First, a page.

Ornamentum Gallery’s decision to pair David Clarke with Jaydan Moore may seem an uncontroversial one. They are clearly like-minded, both in terms of process and aesthetics. Yet, because of a particular dynamic within the contemporary craft and design scene, the juxtaposition is actually quite provocative.
I’ll go on to explain, but first, a brief introduction to both artists is perhaps in order.
Clarke has long been the key figure in British smithing, at least at its avant garde extremity. Equal parts bad boy and consummate master, he has staked out his position through a distinctive use of found objects, very much in the “assisted readymade” tradition of Duchamp. Most of his work involves the alteration of silver and pewter domestic wares, such as spoons, sugar bowls, and teapots. He cuts these apart and recombines them, often to humorous and narrative effect. He also employs casting, capturing the ghost of the original object - a particularly powerful example is a short stack of cast pewter cups, cast from the one that his mother drank from just before she died. Each successive cast uses a little less metal, creating an effect of disappearance. It’s a touching work, and consistent with Clarke’s overall position on sentiment, which he does not engage in actively, but rather represents with sympathy and understanding. He has also created distinctive bodies of work in which metal vessels are encrusted with salt or sugar (the latter are a collaboration with Natalie Smith). These attest to his sureness of touch with materiality, and ability to summon up a sense of time’s passage. Like much of his best work, the encrusted pieces are at once surrealist and everyday, like a dream one might have during an afternoon nap.
The Ornamentum exhibition also features Jaydan Moore, a young American smith whose interests and techniques bear close comparison to Clarke's. Moore has lately been a resident at the Penland School of Crafts in North Carolina. I had a chance to visit him there last year, and was impressed by the quantity of old silver he had amassed: piles of platters, blackened with tarnish. Like Clarke, Moore cuts these antique objects apart and reconfigures them, but his approach is more lyrical and draftsman-like. The works feel intuitive, like drawings, despite the hard craft that went into their making. He has also created a series of prints based on the engraved patterns in the old silver, underlining his interest in graphic quality.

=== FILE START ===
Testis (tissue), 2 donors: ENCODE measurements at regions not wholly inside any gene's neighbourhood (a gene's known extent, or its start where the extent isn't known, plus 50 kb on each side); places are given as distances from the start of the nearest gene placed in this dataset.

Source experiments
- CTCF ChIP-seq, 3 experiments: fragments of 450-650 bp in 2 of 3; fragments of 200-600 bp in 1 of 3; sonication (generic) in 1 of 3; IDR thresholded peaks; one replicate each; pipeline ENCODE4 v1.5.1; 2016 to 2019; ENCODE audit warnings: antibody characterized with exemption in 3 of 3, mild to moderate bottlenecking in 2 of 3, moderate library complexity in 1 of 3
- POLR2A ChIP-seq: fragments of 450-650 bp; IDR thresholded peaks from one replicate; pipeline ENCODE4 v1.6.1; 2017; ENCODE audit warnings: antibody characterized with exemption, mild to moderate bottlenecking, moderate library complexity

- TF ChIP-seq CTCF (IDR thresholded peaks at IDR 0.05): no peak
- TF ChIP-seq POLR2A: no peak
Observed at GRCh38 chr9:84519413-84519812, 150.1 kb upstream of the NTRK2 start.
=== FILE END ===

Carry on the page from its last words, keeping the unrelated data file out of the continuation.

The key difference between the two artists is in their ‘touch’: Clarke tends to work into his materials, and explore massive, textured effects, while Moore’s handling is more clean, surgical and precise. If one wanted to be grand about it, one could say that the differences between Clarke and Moore recall the longstanding art historical opposition between colorito and disegno, originally intended to distinguish between the Venetian and Florentine painters in the Renaissance, and later applied to such contrasting figures as Rubens and Poussin.
In any case, it seems clear that Moore, a younger artist, has learned from Clarke’s example but also has struck out into new territory. However – and this why the gallery’s choice to mount the show is so interesting – some people in the metals scene have grumbled that the work is too close; that Moore is “derivative” of Clarke. By putting on this two-person show, Ornamentum is essentially calling this issue out into the open, inviting viewers to make up their own minds.
For my own part, as I have said, I think Moore already has an important and unique voice and that it’s developing quickly. But it seems worth pausing over the widespread sensitivity to over-similarity – an attitude that is particularly pronounced in the studio craft world. In the fine art world, a bigger ocean, there is certainly occasional concern about derivativeness. But the more usual tendency is to recognize like-minded artists as inhabiting a “movement” or “scene.”